Lockdowns make people lonely. Here are 3 steps we can take now to help each other


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Michelle H Lim, Swinburne University of TechnologyMillions of Australians are currently living under lockdowns in an effort to curb the rapid spread of the Delta variant of COVID-19.

While lockdowns and other social distancing restrictions are important strategies to protect Australians’ physical health during the pandemic, it’s no secret they take a significant toll on mental health.

As well as financial stressors, including the loss of work, prolonged or frequent lockdowns can affect mental health by disrupting social routines. This puts people in lockdown at risk of loneliness.

So with lockdowns and social restrictions likely to be a part of life in Australia until a significant majority of us are fully vaccinated, it’s timely to think about what we can do to look out for people who may be vulnerable.

Lockdowns and loneliness

Lockdowns reduce our opportunities to connect with loved ones in person, and slow our ability to develop or foster new connections. Many families are also divided across borders — both domestic and international — with little certainty as to when they’ll be able to reunite.

We collected data from the United Kingdom, the United States and Australia, examining loneliness levels in relation to the severity of social restrictions during the first six months of the pandemic.

Although our research is yet to be published, we found, somewhat unsurprisingly, that as social restrictions eased, loneliness levels also dropped significantly.

A man rests his head on his hands.
During lockdowns, the social contact we can have with others face-to-face is limited. This can take a toll on well-being.
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While it’s normal to feel lonely from time to time, some people are at higher risk of problematic levels of loneliness. We found being aged 18-25, being unemployed, and living alone were among the factors that predicted higher levels of loneliness.

Why should we care about loneliness?

For some people, experiencing persistent or distressing levels of loneliness can lead to poor health. In part, this may be because loneliness creates a physiological stress response.

Researchers from Denmark found loneliness increases a person’s chance of developing heart disease by 20%, and type 2 diabetes by 90% within a five-year period.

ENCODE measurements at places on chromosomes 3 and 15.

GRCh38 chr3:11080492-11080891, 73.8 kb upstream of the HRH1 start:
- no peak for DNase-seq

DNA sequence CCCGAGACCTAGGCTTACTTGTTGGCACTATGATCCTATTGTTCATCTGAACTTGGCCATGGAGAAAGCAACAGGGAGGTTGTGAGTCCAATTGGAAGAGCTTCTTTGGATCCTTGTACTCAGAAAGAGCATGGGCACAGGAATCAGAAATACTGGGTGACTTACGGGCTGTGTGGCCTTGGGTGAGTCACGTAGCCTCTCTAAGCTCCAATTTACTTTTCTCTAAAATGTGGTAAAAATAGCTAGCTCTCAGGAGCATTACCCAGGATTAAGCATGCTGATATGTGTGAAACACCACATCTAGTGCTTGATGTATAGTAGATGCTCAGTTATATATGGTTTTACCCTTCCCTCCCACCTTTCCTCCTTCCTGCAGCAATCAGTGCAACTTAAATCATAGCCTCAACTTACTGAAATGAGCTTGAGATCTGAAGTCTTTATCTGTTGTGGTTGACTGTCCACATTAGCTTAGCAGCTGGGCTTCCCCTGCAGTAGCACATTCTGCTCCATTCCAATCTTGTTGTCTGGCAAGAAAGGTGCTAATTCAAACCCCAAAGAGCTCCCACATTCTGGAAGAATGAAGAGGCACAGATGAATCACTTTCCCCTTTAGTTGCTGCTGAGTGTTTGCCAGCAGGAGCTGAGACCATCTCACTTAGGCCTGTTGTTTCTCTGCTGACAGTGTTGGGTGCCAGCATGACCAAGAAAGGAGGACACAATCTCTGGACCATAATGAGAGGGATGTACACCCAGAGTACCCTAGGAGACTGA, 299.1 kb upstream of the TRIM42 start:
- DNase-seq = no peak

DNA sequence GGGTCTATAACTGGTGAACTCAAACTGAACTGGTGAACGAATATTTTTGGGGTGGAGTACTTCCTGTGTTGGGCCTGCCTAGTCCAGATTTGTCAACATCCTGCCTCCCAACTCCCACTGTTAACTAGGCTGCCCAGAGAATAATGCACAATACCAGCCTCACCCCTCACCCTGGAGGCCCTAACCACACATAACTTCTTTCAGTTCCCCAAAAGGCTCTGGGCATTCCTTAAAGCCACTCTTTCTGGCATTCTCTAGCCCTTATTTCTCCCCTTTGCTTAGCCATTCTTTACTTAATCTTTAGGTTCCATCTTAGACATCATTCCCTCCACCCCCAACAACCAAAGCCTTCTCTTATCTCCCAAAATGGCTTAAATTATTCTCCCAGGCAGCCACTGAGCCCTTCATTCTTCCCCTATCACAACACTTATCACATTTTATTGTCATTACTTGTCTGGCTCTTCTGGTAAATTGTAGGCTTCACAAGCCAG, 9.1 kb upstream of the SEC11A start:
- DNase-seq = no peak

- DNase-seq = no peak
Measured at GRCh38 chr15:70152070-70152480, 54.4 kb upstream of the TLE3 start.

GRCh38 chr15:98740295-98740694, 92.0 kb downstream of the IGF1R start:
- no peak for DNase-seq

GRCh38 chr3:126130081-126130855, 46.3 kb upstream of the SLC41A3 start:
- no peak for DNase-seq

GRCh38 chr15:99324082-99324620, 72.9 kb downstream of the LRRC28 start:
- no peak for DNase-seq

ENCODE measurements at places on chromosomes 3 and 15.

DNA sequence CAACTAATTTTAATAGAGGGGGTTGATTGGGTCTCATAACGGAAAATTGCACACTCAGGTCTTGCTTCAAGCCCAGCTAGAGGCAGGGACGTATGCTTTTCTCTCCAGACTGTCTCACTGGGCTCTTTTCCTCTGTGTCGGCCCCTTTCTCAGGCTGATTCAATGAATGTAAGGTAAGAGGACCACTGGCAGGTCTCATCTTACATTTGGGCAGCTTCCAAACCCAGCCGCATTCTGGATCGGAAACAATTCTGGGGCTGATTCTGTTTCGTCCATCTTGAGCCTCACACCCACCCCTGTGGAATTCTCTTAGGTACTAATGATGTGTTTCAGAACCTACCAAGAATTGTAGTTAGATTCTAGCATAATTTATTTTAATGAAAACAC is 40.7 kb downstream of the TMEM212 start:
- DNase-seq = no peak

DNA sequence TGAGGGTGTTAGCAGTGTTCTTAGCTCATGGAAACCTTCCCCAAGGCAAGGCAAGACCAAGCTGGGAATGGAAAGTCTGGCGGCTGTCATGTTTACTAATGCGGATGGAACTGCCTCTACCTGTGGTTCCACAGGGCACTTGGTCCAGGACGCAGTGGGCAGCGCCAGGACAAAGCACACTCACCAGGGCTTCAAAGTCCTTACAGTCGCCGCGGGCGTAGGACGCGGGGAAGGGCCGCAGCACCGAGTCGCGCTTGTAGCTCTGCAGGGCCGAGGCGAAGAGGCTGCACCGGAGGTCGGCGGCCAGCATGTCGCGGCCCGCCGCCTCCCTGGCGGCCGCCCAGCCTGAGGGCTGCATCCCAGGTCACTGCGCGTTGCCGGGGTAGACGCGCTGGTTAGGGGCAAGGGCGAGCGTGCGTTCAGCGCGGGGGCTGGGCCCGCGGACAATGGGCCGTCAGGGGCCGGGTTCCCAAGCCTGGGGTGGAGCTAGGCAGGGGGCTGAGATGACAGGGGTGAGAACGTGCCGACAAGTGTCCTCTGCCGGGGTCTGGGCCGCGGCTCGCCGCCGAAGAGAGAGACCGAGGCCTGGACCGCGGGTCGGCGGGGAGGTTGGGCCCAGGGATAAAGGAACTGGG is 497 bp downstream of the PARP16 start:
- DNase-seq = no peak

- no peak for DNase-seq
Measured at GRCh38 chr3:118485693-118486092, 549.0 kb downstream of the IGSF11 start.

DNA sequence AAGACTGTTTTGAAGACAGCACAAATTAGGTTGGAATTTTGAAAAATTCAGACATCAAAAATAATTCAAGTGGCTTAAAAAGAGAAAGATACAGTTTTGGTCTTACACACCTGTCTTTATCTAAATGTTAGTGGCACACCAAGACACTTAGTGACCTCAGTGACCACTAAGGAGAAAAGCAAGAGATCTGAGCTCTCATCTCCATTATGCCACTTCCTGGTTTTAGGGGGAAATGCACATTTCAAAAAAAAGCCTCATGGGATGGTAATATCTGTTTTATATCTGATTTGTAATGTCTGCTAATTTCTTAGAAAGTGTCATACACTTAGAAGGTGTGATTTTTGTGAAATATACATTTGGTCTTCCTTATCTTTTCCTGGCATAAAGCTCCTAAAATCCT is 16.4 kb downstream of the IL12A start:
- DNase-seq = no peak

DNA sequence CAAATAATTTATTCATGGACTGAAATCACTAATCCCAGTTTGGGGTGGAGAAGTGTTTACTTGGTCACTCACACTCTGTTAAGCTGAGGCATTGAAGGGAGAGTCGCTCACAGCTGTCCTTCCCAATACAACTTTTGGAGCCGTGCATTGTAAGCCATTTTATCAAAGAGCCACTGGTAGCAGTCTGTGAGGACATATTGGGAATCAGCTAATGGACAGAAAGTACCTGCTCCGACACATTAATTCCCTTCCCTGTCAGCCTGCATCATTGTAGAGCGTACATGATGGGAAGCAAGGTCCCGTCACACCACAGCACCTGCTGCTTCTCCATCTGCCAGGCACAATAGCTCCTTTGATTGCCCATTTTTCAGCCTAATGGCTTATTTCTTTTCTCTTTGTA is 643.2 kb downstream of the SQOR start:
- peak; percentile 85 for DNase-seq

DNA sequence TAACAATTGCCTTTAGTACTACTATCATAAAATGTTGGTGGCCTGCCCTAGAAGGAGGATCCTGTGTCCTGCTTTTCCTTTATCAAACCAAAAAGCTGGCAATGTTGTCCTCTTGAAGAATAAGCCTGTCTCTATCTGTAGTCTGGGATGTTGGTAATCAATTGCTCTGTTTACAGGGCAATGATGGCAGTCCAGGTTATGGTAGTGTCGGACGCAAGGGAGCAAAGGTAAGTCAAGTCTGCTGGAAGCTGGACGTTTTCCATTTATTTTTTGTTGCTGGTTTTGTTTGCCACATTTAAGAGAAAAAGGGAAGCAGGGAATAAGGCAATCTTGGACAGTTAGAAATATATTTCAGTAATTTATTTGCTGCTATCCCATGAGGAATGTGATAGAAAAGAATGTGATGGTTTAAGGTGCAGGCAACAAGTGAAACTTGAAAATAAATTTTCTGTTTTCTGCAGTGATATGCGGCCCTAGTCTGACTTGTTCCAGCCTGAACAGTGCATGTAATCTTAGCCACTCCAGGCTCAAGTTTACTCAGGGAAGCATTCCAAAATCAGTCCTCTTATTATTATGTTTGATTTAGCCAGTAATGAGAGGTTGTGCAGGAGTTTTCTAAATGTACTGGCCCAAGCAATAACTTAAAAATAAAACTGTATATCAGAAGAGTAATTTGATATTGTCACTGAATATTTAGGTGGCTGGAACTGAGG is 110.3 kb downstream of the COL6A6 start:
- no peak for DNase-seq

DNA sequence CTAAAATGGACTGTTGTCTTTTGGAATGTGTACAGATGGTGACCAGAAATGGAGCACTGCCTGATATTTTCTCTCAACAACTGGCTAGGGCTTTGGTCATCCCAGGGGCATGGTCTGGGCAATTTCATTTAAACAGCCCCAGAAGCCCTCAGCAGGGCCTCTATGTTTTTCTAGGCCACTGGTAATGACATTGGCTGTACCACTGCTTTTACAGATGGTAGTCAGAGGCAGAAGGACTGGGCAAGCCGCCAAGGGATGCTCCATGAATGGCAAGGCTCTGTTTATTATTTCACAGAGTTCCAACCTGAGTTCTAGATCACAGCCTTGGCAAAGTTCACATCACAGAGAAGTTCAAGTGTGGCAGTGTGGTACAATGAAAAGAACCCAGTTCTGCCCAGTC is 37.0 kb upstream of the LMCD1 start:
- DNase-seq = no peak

While people with a mental health disorder are more likely to report being lonely, it goes the other way too. Loneliness predicts more severe depression, social anxiety and paranoia.




Read more:
It’s hard to admit we’re lonely, even to ourselves. Here are the signs and how to manage them


There’s increasing recognition that feeling lonely also costs businesses. Loneliness has been estimated to set UK employers back up to £2.53 billion per year, owing to factors such as higher staff turnover, lower job satisfaction and lower productivity.

The adoption of remote working practices beyond the immediate crisis of the COVID-19 pandemic will further limit our ability to form or keep those small, informal but important moments to connect with colleagues.

How can we help those who may be at risk?

Loneliness is a personal and distressing experience that can be complex to resolve.

But for people who are lonely, feeling meaningfully connected to others can help. Here are four steps we can all take to help people who may be experiencing loneliness.

1. Listen out

People who are lonely may not readily or explicitly complain about their loneliness due to fear of judgement or stigma.

If they do reach out, a person who is lonely may ask to connect in an indirect or non-urgent way. This can be because people who feel lonely don’t want to burden others. For example, “when you have time, let’s catch up” may appear non-urgent, but it’s important to respond to these requests.

A hand holds up a smartphone on a video call.
We’re lucky to have digital means to communicate during the pandemic. But loneliness remains a significant health problem.
Ben Collins/Unsplash

2. Check in and share

Living in a lockdown is stressful, but it’s a shared experience. It presents us with opportunities to show kindness to people we may not know well. A simple “hello” can go a long way for many.

Asking others how they are can become part and parcel of our conversations with each other. Indeed, checking in — even with people who we may not know well, such as co-workers, neighbours, or the barista at the local coffee shop — is becoming the new normal.

Where appropriate, more often than not, sharing our lockdown experiences can create an opportunity to bond with and support each other.




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Are the kids alright? Social isolation can take a toll, but play can help


3. Ask the right questions

If someone shares they are feeling lonely, asking “is there anything I can do to help?” facilitates the conversation and lets others know you are there without judgement.

Don’t assume what works for you will work for someone else. Ask them “what do you think could help you?”

Being proactive